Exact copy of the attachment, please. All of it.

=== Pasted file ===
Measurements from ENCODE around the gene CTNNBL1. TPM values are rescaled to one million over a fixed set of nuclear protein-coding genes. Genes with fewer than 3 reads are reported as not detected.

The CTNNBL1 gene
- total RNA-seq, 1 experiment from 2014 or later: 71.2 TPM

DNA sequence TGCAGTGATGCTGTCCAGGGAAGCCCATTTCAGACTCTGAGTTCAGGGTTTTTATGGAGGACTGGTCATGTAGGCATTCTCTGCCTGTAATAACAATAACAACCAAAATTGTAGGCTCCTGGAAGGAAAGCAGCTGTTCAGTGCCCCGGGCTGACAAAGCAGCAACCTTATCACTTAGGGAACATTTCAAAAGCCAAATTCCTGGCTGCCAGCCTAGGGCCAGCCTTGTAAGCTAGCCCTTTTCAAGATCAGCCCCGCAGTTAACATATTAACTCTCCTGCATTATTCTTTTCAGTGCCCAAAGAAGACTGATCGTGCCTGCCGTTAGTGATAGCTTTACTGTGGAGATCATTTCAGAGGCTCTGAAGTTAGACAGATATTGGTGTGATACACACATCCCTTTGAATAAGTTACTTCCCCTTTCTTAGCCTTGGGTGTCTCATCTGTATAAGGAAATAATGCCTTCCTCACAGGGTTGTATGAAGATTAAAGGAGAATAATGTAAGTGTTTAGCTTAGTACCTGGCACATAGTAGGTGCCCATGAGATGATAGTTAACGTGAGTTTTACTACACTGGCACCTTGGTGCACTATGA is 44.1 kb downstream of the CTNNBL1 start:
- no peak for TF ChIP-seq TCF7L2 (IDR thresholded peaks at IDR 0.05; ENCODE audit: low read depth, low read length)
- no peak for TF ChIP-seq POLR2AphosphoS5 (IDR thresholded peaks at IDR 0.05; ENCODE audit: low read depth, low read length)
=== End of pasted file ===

Measurements from ENCODE around the gene CTNNBL1. TPM values are rescaled to one million over a fixed set of nuclear protein-coding genes. Genes with fewer than 3 reads are reported as not detected.

The CTNNBL1 gene
- total RNA-seq, 1 experiment from 2014 or later: 71.2 TPM

DNA sequence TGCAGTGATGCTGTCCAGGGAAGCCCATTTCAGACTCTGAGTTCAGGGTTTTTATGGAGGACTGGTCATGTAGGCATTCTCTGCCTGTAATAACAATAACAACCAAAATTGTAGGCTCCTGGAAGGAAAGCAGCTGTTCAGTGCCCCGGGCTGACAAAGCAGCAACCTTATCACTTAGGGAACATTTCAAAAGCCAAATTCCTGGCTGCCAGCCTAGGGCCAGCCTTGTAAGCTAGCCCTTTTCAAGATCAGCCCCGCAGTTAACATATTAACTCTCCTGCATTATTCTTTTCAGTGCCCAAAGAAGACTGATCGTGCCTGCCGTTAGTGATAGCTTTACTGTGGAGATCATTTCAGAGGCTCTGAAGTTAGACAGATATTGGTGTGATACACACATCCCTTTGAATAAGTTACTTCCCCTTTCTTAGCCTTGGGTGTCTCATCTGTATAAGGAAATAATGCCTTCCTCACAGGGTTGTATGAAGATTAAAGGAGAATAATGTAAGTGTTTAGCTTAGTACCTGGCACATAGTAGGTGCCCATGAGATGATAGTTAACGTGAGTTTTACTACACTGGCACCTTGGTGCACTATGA is 44.1 kb downstream of the CTNNBL1 start:
- no peak for TF ChIP-seq TCF7L2 (IDR thresholded peaks at IDR 0.05; ENCODE audit: low read depth, low read length)
- no peak for TF ChIP-seq POLR2AphosphoS5 (IDR thresholded peaks at IDR 0.05; ENCODE audit: low read depth, low read length)